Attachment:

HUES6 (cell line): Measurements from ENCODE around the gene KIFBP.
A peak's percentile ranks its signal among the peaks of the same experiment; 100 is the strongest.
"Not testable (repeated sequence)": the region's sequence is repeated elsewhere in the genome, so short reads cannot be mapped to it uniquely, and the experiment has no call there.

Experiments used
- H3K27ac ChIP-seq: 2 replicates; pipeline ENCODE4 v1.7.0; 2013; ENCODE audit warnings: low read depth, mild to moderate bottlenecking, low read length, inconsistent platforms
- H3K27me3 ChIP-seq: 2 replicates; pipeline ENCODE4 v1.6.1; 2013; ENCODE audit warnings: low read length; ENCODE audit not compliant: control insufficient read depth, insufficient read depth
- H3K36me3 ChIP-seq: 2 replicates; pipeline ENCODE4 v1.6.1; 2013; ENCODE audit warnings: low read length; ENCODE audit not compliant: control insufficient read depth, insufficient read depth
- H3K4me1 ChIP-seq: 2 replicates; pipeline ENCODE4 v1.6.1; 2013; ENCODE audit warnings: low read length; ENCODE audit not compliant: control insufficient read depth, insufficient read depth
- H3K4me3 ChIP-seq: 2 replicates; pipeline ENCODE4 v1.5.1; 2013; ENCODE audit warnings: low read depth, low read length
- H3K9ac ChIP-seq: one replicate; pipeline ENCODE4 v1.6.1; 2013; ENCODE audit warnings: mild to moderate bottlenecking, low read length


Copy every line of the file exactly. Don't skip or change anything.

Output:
HUES6 (cell line): Measurements from ENCODE around the gene KIFBP.
A peak's percentile ranks its signal among the peaks of the same experiment; 100 is the strongest.
"Not testable (repeated sequence)": the region's sequence is repeated elsewhere in the genome, so short reads cannot be mapped to it uniquely, and the experiment has no call there.

Experiments used
- H3K27ac ChIP-seq: 2 replicates; pipeline ENCODE4 v1.7.0; 2013; ENCODE audit warnings: low read depth, mild to moderate bottlenecking, low read length, inconsistent platforms
- H3K27me3 ChIP-seq: 2 replicates; pipeline ENCODE4 v1.6.1; 2013; ENCODE audit warnings: low read length; ENCODE audit not compliant: control insufficient read depth, insufficient read depth
- H3K36me3 ChIP-seq: 2 replicates; pipeline ENCODE4 v1.6.1; 2013; ENCODE audit warnings: low read length; ENCODE audit not compliant: control insufficient read depth, insufficient read depth
- H3K4me1 ChIP-seq: 2 replicates; pipeline ENCODE4 v1.6.1; 2013; ENCODE audit warnings: low read length; ENCODE audit not compliant: control insufficient read depth, insufficient read depth
- H3K4me3 ChIP-seq: 2 replicates; pipeline ENCODE4 v1.5.1; 2013; ENCODE audit warnings: low read depth, low read length
- H3K9ac ChIP-seq: one replicate; pipeline ENCODE4 v1.6.1; 2013; ENCODE audit warnings: mild to moderate bottlenecking, low read length